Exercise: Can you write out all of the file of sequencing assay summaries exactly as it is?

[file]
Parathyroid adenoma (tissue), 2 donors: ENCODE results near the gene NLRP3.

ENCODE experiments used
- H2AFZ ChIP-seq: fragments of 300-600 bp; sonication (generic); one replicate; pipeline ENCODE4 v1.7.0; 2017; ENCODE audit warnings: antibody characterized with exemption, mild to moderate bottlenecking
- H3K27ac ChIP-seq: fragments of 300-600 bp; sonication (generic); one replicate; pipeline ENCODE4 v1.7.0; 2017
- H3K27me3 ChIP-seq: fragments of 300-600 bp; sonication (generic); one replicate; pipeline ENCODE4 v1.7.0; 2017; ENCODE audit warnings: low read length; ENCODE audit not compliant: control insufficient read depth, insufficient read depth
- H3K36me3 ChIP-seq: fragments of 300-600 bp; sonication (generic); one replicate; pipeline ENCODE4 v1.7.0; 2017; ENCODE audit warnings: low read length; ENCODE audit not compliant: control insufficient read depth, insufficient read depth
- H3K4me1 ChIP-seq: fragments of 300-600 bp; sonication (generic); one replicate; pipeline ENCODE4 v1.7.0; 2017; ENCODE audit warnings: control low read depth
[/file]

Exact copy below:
Parathyroid adenoma (tissue), 2 donors: ENCODE results near the gene NLRP3.

ENCODE experiments used
- H2AFZ ChIP-seq: fragments of 300-600 bp; sonication (generic); one replicate; pipeline ENCODE4 v1.7.0; 2017; ENCODE audit warnings: antibody characterized with exemption, mild to moderate bottlenecking
- H3K27ac ChIP-seq: fragments of 300-600 bp; sonication (generic); one replicate; pipeline ENCODE4 v1.7.0; 2017
- H3K27me3 ChIP-seq: fragments of 300-600 bp; sonication (generic); one replicate; pipeline ENCODE4 v1.7.0; 2017; ENCODE audit warnings: low read length; ENCODE audit not compliant: control insufficient read depth, insufficient read depth
- H3K36me3 ChIP-seq: fragments of 300-600 bp; sonication (generic); one replicate; pipeline ENCODE4 v1.7.0; 2017; ENCODE audit warnings: low read length; ENCODE audit not compliant: control insufficient read depth, insufficient read depth
- H3K4me1 ChIP-seq: fragments of 300-600 bp; sonication (generic); one replicate; pipeline ENCODE4 v1.7.0; 2017; ENCODE audit warnings: control low read depth